“Today’s announcement should send a message that enough is enough,” said Acting U.S. Attorney of the Eastern District of New York Kelly T. Currie.  “After decades of what the indictment alleges to be brazen corruption, organized international soccer needs a new start.” It seems like the US government is intent on reworking FIFA.

And Currie has a point. Sepp Blatter’s being up for election as President for the fifth consecutive time, FIFA’s treatment of Brazilian laws in the months leading up to the 2014 World Cup and the rumblings of corruption surrounding the next two World Cups dictate enough cause to start fresh.

World Cup StampAnd you can expect more from this too. Currie added at the end of her statement, “Let me be clear: this indictment is not the final chapter in our investigation.” That is a daunting prospect for FIFA. And the pressure isn’t just coming from the US either. Swiss officials were the ones that made the physical arrests in Zurich on behalf of the FBI. Following that, the Swiss Office of the Attorney General announced that it would conducting a separate investigation of the voting process for both the 2018 and 2022 World Cups.

Two different countries investigating you for corruption. Yikes. Definitely not a good sign. But FIFA continues to go on as if nothing is wrong. FIFA’s Director of Communications and Public Affairs Walter de Gregorio held a press conference earlier today at which he announced FIFA’s plan to proceed with preparations for both World Cups. FIFA also issued a press release, which details the many ways that FIFA is cooperating and reiterated its excitement at energy surrounding the investigation.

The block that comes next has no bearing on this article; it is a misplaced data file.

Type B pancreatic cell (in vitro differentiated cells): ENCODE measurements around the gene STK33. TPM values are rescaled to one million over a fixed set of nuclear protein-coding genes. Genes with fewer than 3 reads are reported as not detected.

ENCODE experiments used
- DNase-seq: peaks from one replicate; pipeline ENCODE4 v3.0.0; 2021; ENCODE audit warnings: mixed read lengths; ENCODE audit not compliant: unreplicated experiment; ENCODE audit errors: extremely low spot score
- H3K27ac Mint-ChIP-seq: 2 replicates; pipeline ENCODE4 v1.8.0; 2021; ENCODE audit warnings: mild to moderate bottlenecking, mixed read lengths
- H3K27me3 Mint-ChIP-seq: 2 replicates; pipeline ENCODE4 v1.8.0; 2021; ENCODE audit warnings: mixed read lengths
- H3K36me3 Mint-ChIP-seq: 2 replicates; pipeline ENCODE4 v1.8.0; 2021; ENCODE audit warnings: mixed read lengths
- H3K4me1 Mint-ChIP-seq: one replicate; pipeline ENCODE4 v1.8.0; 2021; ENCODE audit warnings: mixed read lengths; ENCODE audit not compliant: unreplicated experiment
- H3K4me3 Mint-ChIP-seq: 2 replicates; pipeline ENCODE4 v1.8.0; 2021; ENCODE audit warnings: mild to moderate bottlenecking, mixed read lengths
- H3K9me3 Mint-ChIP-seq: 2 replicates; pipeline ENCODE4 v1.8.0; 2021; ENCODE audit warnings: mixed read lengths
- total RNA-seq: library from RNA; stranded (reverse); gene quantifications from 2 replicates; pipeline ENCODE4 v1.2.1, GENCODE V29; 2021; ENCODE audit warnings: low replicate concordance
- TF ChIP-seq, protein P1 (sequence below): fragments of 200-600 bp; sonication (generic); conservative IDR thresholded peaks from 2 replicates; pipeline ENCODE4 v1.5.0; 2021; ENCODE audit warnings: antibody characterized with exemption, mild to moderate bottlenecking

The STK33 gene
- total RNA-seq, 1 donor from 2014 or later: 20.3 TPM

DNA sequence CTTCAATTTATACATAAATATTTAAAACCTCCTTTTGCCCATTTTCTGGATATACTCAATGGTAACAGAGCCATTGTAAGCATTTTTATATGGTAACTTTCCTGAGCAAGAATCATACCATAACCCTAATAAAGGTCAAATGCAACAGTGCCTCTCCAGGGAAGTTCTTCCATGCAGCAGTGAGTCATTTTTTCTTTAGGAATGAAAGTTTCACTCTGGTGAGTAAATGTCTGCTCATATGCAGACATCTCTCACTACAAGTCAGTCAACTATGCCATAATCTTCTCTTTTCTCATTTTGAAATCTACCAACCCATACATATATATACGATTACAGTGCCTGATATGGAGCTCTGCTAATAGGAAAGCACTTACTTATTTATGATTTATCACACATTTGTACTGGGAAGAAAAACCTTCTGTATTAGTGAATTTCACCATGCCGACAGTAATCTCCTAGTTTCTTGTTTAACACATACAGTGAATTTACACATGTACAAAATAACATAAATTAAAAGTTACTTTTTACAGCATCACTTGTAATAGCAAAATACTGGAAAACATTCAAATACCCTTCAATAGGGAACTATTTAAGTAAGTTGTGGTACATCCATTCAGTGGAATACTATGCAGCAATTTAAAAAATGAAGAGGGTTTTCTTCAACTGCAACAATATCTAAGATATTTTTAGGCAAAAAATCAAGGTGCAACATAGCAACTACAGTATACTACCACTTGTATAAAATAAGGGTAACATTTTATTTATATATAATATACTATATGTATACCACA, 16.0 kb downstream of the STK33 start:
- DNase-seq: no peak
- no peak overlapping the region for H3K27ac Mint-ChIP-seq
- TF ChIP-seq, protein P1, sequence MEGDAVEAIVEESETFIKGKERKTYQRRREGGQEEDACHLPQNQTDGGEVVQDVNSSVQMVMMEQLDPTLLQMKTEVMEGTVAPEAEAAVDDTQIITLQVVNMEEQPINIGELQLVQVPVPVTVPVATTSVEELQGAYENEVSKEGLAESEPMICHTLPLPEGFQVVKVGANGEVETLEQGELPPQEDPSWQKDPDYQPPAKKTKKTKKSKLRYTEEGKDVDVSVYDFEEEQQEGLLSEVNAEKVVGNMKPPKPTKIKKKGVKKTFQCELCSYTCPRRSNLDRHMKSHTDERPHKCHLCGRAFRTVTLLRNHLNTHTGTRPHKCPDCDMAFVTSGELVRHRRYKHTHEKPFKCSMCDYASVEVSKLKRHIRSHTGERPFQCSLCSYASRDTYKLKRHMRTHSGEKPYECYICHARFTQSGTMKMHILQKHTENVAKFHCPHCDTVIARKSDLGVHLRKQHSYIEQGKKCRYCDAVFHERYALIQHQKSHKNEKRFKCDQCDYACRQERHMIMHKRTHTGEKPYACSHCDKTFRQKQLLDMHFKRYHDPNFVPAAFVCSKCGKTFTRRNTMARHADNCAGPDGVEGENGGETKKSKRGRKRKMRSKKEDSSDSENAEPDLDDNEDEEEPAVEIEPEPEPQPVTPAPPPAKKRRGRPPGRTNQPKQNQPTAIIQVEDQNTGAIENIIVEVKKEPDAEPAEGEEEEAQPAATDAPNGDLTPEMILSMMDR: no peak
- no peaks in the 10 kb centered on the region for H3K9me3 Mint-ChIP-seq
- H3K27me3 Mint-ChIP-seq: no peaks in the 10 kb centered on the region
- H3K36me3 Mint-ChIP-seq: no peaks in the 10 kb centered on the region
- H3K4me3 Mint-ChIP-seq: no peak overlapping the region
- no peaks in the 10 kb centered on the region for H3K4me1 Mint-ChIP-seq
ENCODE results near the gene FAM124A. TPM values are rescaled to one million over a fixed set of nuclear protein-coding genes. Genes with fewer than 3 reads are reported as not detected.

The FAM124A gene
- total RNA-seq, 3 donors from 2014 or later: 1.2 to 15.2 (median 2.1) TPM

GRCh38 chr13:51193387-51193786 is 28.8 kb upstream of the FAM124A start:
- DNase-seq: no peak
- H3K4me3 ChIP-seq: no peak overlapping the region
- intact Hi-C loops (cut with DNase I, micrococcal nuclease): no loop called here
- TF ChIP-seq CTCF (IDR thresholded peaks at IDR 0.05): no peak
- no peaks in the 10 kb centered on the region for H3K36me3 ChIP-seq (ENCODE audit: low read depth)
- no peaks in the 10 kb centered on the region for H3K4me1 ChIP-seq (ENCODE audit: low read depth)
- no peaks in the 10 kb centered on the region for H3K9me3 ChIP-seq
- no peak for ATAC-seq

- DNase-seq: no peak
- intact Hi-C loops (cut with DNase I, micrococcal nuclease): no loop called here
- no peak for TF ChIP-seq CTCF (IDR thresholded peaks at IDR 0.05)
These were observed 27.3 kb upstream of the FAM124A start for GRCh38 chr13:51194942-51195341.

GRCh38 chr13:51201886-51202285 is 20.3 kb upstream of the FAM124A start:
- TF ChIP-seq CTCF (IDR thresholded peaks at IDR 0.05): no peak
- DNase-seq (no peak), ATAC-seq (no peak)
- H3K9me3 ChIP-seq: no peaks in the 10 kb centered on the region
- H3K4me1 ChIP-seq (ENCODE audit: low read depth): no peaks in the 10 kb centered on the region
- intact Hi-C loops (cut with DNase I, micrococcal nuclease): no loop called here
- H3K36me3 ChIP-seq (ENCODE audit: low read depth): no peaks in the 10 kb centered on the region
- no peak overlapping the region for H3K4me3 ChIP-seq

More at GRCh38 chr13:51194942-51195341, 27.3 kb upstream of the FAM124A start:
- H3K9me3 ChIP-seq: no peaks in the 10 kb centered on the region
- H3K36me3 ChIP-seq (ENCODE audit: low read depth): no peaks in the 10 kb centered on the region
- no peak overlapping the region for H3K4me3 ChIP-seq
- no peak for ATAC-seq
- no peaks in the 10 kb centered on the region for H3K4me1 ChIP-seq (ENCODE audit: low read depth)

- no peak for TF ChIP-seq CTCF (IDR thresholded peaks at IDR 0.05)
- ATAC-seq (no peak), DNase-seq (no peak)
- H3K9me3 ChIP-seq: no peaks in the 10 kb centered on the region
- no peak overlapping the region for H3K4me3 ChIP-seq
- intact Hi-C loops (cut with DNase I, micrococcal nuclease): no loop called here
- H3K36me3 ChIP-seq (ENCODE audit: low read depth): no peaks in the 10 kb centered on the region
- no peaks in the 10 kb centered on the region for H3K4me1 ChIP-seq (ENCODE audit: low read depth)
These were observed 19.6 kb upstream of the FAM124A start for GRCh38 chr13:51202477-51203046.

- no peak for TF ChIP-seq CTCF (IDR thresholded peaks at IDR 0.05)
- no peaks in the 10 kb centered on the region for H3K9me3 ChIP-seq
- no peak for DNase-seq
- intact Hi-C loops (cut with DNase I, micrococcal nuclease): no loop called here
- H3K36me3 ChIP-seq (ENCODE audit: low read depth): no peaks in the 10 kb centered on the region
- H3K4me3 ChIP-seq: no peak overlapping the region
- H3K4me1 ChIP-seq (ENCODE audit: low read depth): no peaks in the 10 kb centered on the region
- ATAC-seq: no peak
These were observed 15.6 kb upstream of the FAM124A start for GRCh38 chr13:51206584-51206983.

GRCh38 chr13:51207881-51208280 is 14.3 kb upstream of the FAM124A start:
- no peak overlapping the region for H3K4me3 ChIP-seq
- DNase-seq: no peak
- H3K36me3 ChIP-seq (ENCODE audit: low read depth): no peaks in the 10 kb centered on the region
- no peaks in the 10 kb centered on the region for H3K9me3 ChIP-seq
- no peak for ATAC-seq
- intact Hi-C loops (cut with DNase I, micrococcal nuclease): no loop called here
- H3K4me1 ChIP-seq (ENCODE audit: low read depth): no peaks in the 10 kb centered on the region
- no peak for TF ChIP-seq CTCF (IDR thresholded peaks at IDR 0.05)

The funny thing is that what FIFA has done in response only makes me hate them more. Rather than acknowledge that yeah, this is an issue, it is content to sit back and act as if nothing is wrong. FIFA doesn’t even react to say that it is surprised by the arrests and will do whatever it can to help. It includes a line that indicates that it feels the investigation is redundant. And what organization announces its excitement that it is being investigated for corruption?

The whole situation is insane. It was only a matter of time before FIFA fell. Foreign governments have been on their heels for years and the ugly side of FIFA continues to be revealed. Corruption is part of its DNA at this point. There is no denying it with the number of scandals that have broken into the news that involve one FIFA executive or another. This seems to be the day of reckoning for FIFA but will it be enough?

There is no doubt in my mind that FIFA needs a fresh start. The problem is that it needs to start with the replacement of Sepp Blatter, who is widely expected to win reelection. Here’s to hoping that the Department of Justice comes up with some damning evidence against him in the next 24 hours or that these new allegations are enough to taint Blatter’s name (because somehow it’s not tainted enough) to the point where he would lose the election. Unlikely, but one can dream. Just imagine what FIFA without Sepp Blatter could be. I think it needs to happen as soon as possible. Even if Blatter isn’t behind all of this, holding on to an old regime rampant with it is not a great way to begin moving forward.